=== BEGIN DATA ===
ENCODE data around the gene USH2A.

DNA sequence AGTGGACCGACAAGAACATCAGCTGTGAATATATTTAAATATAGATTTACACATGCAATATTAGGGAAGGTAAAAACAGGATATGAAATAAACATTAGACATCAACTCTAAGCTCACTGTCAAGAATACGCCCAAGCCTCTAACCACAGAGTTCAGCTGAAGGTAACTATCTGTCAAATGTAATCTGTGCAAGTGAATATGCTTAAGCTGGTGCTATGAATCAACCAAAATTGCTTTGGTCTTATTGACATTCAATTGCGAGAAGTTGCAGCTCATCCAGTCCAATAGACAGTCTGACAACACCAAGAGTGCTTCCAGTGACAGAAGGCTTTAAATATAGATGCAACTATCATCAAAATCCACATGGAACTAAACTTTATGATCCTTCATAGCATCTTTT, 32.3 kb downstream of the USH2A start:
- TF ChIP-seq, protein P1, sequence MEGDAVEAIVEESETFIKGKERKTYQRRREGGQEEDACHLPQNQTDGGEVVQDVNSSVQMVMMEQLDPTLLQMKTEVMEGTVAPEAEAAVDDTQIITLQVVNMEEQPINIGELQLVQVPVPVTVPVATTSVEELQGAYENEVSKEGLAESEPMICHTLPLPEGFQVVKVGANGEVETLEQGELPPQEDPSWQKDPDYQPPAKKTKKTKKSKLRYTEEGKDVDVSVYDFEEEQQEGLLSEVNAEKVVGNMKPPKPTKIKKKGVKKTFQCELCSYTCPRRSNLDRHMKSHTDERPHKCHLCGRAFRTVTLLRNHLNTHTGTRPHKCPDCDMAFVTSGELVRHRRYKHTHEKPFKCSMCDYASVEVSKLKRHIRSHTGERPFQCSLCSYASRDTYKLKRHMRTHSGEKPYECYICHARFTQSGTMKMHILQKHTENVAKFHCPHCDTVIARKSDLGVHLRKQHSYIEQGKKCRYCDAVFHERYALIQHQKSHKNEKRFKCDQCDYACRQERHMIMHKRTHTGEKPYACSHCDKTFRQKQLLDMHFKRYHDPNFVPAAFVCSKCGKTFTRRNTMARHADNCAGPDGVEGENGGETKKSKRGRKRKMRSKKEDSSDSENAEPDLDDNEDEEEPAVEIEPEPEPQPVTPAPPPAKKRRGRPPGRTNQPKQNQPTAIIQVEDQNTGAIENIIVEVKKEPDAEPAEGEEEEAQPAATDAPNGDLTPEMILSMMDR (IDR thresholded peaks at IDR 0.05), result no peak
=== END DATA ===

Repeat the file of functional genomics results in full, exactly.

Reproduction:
ENCODE data around the gene USH2A.

DNA sequence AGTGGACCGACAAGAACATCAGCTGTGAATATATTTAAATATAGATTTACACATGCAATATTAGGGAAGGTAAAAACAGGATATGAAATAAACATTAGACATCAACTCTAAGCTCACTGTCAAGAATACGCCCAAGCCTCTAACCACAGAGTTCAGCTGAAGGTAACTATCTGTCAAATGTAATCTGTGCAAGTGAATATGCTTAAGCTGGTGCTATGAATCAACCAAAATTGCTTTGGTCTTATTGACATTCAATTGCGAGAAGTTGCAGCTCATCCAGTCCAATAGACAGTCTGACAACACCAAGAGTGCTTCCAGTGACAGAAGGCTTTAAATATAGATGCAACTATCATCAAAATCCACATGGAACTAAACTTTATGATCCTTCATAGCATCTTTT, 32.3 kb downstream of the USH2A start:
- TF ChIP-seq, protein P1, sequence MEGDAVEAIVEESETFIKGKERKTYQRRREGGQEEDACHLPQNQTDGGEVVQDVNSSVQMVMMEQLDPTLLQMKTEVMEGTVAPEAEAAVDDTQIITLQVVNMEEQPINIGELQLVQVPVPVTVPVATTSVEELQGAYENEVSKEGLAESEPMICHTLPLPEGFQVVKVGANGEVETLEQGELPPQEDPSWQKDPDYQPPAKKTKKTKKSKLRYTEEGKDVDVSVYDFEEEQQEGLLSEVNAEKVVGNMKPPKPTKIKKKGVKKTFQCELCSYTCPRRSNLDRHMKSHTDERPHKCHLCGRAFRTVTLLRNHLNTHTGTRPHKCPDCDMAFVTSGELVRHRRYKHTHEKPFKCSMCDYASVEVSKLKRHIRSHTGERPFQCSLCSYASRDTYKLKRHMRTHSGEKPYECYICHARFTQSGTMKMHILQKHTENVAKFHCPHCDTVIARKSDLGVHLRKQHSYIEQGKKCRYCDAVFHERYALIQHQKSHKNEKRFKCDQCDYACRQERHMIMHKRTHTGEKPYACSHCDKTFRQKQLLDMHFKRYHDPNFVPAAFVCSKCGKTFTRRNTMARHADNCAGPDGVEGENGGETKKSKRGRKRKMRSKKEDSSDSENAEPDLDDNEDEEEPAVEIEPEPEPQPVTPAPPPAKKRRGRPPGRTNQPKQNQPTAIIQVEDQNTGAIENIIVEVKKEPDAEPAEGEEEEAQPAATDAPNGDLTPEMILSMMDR (IDR thresholded peaks at IDR 0.05), result no peak